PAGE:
Page 2: The importance of public relations
‘Public relations practice is the planned and sustained effort to establish and maintain goodwill and mutual understanding between an organisation and its publics.’ (Institute of Public Relations)
It would have been impossible to transform the Skoda brand image overnight. It takes years to change perceptions and this is why public relations was key to Skoda’s rejuvenation. Public relations is essentially a long-term process, sending messages to the public, designed to build and develop the reputation of a brand over a period of time. Above all, public relations must work to a planned programme with clear objectives, and it must be sustained.
Although Skoda enjoys a premium brand image in central Europe (where the company originated), the situation in the UK has been very different. From the late 1940s through to 1989, Skoda manufactured in a communist-dominated market. This climate allowed little outside intervention in terms of modern technology and new ideas, and suppressed innovative and creative methods of working. In those days, its cars were cheap to buy but Skoda could not hope to compete on an equal footing with cars manufactured in the West and in such a competitive market-place.
The problem facing Skoda in changing its image in the UK was that the public’s view of the brand was outdated and lagged behind the reality of the product. Public perception of Skoda was poor and therefore relegated to the music hall jokes pioneered in the 1970s.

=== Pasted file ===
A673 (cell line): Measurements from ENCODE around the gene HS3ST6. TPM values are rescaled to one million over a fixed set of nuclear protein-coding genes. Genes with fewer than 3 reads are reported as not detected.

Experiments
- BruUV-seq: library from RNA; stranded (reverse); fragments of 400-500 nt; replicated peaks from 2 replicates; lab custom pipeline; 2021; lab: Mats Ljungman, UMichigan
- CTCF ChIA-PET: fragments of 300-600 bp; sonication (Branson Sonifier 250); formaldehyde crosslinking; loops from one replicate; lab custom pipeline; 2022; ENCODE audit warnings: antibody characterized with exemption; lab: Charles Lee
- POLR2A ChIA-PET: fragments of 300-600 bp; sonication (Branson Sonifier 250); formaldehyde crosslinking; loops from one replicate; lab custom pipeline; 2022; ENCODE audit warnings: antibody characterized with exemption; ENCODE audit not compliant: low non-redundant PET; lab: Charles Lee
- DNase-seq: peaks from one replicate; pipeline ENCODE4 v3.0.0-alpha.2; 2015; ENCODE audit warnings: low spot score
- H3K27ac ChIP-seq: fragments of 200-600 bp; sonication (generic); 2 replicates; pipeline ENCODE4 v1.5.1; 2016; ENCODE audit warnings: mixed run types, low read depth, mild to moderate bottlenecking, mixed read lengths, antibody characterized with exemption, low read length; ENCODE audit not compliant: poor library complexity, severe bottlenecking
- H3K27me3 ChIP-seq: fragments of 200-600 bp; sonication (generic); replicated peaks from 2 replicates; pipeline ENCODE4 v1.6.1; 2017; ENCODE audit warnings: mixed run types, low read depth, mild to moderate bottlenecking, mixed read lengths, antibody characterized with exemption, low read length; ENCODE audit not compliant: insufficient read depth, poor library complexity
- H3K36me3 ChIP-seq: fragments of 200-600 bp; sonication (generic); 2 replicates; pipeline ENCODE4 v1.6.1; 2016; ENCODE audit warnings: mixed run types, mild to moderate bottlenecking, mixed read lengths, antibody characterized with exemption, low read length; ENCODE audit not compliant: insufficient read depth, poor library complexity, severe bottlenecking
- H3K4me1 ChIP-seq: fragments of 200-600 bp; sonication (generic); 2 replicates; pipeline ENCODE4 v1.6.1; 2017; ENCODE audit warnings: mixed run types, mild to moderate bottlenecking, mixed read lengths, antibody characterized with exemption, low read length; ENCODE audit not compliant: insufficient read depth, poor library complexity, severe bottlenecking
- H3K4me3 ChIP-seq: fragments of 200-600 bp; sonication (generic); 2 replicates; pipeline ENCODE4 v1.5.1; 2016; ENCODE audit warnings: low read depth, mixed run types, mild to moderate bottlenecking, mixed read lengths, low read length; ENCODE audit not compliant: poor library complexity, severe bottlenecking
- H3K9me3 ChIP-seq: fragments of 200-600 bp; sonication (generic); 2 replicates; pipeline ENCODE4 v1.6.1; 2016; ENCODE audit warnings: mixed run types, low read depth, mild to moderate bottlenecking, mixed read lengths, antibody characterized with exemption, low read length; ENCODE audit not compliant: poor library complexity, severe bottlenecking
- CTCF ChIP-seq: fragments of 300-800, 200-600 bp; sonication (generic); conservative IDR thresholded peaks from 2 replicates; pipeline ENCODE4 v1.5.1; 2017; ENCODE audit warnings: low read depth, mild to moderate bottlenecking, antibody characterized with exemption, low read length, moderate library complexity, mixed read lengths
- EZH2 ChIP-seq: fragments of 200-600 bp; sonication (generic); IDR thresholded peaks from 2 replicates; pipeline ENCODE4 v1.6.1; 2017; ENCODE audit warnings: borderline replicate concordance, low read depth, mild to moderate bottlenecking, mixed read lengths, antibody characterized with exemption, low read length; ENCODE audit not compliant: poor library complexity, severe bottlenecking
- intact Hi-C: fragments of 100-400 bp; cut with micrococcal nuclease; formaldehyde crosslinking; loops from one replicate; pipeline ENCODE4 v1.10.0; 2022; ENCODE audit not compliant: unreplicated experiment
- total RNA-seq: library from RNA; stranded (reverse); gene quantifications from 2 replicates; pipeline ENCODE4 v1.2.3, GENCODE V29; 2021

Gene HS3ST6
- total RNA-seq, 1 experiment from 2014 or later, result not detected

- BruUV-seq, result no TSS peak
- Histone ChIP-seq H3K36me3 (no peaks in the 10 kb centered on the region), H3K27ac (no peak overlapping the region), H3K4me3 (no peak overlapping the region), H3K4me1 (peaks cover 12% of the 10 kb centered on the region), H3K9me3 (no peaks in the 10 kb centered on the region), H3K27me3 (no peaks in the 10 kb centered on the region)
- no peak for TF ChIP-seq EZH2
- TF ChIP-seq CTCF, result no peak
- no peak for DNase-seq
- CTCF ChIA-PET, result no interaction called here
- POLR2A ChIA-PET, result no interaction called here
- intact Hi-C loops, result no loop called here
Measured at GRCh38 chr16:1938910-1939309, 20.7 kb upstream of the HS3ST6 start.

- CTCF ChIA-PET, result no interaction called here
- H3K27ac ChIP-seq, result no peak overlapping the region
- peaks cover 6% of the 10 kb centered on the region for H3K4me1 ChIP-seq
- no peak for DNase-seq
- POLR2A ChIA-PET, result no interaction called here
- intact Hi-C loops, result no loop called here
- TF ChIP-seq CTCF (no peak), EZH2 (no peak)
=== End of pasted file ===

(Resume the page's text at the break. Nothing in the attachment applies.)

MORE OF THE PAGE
Volkswagen AG, Germany, bought Skoda Automobile, the state-owned Czech car manufacturer, in 1991. Volkswagen investment enabled Skoda to develop new products on a par with western competition and since then, increased its strength as a brand all over the world. Production has increased from 172,000 units in 1991 to 410,000 units in 1998, (138% increase) to keep up with customer demand.
A key strategy for developing demand for Skoda cars was brand building through public relations. It was essential to convert the negative feelings that many people had towards Skoda’s vehicles into positive perceptions. This is known as the PR transfer process. The negative perception surrounding Skoda, however, was carried over from the rear-engined vehicles produced in the 1970s to subsequent models like the Felicia, despite huge product improvements and brand offerings.
Skoda’s past image problem remained because the general public’s prompted awareness of Skoda, whilst very high at 94%, had not translated into awareness of 'new Skoda' as associated with Volkswagen ownership and of the new cars, the Felicia and Octavia. It was vitally important to educate the public on the Skoda proposition as the public’s understanding of the brand was out of date and misinformed.